Title:  Auto Insurance Premiums – The Science Behind the Mystery

*** A Pi Mu Epsilon Sponsored Event


Abstract:     We all fork over large amounts of money each year for a product that we can't see or touch.  Moreover, we get no value (besides financial security and the right to be lawful) from such a product unless we are the unfortunate 10% of the population involved in an auto accident in a given year.  So why does auto insurance cost so much and why do 2 seemingly similar people pay vastly different amounts?  In this talk we'll explore at a high level how auto insurance premium is determined and some of the math behind it.  More importantly, we'll discuss the value that casualty actuaries add to the process and why it is a profession in high demand and consistently regarded as a top 5 career choice. 

For those of you looking at the actuarial profession as a potential career, we will set aside time to also discuss what you can do now to prepare yourself, what to emphasize on your resume, and any other questions that you may have about the Casualty Actuarial Society and the profession.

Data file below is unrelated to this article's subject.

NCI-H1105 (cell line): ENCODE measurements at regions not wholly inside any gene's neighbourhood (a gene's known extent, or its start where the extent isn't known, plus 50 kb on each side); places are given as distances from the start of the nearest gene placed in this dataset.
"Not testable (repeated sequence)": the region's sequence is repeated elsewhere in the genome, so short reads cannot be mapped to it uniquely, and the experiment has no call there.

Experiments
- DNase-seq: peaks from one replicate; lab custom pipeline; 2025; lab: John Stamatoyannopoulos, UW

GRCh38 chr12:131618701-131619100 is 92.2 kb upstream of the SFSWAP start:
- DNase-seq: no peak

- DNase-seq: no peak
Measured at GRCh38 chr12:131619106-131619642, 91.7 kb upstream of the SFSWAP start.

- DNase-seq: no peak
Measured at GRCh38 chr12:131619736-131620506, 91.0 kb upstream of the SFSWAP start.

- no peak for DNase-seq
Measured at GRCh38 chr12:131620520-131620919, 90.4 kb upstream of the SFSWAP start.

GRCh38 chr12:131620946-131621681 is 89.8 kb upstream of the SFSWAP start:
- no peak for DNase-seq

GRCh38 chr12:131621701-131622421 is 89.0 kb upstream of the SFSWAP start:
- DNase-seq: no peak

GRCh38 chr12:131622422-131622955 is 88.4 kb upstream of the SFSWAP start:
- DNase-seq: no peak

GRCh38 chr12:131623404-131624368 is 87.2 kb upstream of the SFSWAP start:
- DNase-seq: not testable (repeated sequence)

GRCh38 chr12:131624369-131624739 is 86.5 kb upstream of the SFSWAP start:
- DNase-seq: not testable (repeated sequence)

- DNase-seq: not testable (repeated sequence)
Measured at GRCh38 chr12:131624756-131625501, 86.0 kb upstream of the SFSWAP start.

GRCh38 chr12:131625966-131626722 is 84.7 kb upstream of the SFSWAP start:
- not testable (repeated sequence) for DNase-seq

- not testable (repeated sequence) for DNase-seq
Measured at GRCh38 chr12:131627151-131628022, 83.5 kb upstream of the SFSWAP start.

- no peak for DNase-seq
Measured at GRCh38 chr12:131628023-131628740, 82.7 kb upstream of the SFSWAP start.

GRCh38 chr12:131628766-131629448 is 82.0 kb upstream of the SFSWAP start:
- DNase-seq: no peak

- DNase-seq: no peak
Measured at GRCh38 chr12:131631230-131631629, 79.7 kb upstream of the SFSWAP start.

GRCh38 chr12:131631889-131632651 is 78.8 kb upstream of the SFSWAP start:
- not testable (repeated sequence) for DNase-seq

Tuesday, May 13th

Speaker: Rick Schulte, Santa Clara University

Title:  Building a Better Bracket: A Statistical Model for the NCAA Tournament


Abstract: Each year, tens of millions of Americans participate in contests or betting pools related to the NCAA men’s basketball tournament, or “March Madness.” For the savvy prognosticator, there is potentially a lot of money up for grabs – for evidence, one has look no farther than this year’s “Billion Dollar Bracket Challenge,” bankrolled by Warren Buffet. I will present a simple model that uses a combination of human and computer ranking systems to predict the outcome of both single games and entire tournaments. By several evaluation metrics, the model’s performance is superior to seed-only models as well as pundit predictions. I will also outline a strategy by which to maximize one’s expect return in a bracket pool using a Markov chain Monte Carlo algorithm.